I’ve also gotten sick of drinking (for now). I had three beers last Saturday and felt pretty lousy after. I don’t like feeling drunk or hungover the next morning (and I’m a lightweight so this happens easily). The last few nights I’ve wanted to go have dinner in one of my favorite neighborhood bars with a pint, but as soon as I sit down, I change my mind, leave, and get dinner at Whole Foods (or I, you know, cook).
I’m not really sure what the point of this is. I think it’s just to say that re-discovering alone time is awesome. It doesn’t mean I’m a loner or don’t adore my friends, but sometimes you just have to be alone with the thoughts in your head. Or chatting it up with strangers (ie. new friends) at the bar of your favorite restaurant.
Sometimes you just need a break to refocus on yourself.
I’d bought a ticket a few weeks back for Cuatro! at the CBGB festival and completely forgot what day it was for until about two days ago. Luckily Tanya was also going, so after a long day of work yesterday, and a delicious meal of authentic tacos at a tiny little place called Oaxaca on a street called ‘Extra Place,’ I met up with her at the Anthology Film Center on 2nd and 2nd.
Because the band, and CBGB’s, is awful at planning, they booked the premiere of this film on the same night as Broadway Idiot, and since Broadway Idiot had a talkback afterward, of course everyone went there. There were probably 15 people at Cuatro!, but we didn’t care. We were there to have fun.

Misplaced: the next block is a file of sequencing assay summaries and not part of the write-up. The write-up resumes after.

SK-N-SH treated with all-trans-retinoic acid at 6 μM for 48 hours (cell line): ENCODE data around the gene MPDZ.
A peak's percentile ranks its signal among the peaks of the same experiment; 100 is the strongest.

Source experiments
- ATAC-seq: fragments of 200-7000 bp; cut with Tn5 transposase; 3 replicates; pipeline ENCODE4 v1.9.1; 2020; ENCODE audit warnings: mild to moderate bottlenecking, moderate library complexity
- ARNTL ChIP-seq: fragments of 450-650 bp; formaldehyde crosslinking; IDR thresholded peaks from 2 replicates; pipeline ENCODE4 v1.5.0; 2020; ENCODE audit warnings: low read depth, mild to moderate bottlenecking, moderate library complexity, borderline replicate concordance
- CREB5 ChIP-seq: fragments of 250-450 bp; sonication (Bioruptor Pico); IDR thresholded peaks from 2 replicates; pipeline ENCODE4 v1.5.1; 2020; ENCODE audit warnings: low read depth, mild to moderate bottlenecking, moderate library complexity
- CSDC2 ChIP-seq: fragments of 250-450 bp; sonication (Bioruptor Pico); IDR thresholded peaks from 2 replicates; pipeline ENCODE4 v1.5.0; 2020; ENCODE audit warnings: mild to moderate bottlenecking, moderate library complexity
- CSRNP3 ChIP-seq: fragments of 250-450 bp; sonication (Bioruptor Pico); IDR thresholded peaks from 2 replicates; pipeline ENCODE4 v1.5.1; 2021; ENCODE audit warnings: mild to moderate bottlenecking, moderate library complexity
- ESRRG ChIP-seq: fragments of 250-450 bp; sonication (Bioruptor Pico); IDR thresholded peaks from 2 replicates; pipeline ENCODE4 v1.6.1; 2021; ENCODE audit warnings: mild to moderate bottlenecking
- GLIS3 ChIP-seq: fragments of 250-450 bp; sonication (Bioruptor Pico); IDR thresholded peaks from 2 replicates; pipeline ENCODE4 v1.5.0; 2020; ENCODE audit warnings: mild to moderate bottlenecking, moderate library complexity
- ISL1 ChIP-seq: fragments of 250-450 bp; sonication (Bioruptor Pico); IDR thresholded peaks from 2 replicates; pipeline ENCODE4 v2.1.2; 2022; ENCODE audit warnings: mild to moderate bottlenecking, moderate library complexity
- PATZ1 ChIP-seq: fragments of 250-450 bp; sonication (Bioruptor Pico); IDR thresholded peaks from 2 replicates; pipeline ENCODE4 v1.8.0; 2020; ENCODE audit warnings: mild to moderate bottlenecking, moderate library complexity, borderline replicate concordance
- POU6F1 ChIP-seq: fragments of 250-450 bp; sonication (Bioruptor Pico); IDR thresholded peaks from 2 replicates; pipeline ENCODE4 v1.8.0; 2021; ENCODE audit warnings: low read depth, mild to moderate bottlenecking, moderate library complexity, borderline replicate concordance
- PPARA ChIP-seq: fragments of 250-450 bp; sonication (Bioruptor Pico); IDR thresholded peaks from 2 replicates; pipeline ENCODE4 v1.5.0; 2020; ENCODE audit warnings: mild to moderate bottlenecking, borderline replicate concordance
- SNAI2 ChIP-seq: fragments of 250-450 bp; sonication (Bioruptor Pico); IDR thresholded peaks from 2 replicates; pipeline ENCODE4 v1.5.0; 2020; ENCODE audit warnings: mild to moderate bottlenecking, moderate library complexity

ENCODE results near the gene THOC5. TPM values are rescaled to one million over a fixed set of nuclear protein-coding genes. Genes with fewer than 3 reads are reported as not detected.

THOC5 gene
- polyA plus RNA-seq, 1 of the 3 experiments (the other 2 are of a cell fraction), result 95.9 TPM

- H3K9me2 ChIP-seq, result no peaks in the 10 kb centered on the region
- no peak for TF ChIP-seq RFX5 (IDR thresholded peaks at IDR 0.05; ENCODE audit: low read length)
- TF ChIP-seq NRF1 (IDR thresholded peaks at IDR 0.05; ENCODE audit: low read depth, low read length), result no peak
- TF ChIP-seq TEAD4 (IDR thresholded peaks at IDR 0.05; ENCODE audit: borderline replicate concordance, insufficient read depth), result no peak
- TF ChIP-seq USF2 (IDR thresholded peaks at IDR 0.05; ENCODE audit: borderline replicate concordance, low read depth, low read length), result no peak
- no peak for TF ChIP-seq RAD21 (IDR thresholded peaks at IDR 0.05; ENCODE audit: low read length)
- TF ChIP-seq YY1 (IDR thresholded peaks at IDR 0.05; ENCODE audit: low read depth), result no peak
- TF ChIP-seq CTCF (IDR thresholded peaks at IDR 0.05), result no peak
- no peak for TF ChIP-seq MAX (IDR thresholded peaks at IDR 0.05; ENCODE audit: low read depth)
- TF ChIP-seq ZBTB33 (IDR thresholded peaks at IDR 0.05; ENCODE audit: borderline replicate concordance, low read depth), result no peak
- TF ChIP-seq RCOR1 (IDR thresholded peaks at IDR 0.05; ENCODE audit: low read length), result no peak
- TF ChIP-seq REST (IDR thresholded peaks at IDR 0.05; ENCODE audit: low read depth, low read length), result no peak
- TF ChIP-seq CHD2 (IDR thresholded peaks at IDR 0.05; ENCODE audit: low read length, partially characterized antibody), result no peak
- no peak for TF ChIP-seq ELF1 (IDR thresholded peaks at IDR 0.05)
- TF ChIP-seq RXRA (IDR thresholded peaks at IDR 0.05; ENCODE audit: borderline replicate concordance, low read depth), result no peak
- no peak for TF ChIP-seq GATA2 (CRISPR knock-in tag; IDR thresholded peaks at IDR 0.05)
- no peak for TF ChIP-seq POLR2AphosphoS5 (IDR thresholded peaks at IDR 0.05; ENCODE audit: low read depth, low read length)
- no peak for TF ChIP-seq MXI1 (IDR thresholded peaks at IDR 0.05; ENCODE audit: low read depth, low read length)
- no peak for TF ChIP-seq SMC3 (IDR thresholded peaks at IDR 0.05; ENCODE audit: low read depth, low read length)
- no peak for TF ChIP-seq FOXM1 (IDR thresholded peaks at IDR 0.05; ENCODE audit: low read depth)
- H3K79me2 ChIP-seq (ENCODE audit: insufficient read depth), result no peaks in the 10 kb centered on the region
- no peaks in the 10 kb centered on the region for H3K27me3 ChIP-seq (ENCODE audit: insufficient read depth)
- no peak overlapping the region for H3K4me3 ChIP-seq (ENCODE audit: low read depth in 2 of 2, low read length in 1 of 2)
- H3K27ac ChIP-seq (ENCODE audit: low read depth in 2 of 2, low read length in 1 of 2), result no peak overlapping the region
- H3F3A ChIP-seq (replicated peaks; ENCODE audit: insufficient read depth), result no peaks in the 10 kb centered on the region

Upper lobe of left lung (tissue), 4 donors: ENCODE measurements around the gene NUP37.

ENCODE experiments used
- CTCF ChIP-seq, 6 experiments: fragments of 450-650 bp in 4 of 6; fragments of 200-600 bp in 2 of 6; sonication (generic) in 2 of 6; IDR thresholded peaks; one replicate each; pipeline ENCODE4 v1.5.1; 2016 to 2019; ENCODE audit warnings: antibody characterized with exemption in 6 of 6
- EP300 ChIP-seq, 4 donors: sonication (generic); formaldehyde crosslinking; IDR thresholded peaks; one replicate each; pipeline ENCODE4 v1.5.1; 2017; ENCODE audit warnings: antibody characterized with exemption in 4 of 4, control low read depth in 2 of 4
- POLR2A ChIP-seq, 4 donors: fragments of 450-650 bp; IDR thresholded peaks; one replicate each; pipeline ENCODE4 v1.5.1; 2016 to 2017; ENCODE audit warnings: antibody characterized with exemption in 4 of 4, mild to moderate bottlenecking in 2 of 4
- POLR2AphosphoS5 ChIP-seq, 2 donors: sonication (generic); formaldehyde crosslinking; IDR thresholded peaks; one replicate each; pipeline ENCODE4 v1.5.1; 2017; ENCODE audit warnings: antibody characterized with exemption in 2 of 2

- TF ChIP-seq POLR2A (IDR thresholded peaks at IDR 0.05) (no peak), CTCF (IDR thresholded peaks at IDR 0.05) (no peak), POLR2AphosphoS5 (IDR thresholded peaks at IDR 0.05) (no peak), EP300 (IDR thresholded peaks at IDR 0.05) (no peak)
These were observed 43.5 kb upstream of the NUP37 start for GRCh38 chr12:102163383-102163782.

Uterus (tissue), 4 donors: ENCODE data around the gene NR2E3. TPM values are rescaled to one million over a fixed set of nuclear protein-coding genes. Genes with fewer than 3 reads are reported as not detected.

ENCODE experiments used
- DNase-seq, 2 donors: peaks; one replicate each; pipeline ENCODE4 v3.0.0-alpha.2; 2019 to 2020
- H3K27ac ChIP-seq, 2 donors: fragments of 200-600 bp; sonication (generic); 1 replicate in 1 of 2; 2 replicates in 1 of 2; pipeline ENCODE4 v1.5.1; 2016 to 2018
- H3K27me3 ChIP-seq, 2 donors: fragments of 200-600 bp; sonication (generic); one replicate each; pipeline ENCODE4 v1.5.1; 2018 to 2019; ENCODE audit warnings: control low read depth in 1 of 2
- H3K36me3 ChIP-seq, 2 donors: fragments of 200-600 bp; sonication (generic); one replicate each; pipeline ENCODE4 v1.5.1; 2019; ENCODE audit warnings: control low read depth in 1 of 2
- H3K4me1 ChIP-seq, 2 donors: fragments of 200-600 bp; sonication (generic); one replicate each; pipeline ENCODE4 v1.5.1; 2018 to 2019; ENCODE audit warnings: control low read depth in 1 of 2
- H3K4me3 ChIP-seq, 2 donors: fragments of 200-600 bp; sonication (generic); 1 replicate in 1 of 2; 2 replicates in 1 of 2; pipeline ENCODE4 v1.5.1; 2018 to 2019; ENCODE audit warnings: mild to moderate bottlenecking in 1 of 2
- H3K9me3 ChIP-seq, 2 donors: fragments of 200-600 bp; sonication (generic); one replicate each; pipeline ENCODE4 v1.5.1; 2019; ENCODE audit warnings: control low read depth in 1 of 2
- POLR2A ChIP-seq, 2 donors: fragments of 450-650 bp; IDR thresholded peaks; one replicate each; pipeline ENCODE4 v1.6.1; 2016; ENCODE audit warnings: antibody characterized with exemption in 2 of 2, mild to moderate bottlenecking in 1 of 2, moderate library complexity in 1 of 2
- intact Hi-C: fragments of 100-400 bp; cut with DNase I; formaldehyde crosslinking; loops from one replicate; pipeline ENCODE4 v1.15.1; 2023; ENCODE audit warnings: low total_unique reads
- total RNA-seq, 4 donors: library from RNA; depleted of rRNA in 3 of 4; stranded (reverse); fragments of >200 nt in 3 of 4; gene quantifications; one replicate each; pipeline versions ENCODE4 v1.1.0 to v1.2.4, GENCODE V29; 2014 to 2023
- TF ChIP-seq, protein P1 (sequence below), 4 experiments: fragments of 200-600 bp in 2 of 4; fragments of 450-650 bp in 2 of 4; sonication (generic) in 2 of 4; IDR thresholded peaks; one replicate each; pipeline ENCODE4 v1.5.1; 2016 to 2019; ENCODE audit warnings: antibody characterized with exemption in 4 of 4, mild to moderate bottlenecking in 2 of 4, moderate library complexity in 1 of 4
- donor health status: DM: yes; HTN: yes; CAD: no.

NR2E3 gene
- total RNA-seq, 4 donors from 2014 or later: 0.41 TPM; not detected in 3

It also made me want to pick up my guitar (which has been sitting in it’s case for a few weeks now) again. Which is always awesome too.
I look forward to see Broadway Idiot soon, and all the future documentaries to come from Green Day (fingers crossed, right?).
Nothing describes a Green Day concert on the floor better than the title of a song off of Tre, “Brutal Love.” You will sweat. You will get kicked. You will get stepped on. You will get shoved. You may find yourself in a mosh pit. You may even get kicked in the head by a crowd surfer. But all the while you’re smiling because there’s no place you’d rather be than down in front, and center, at a Green Day concert.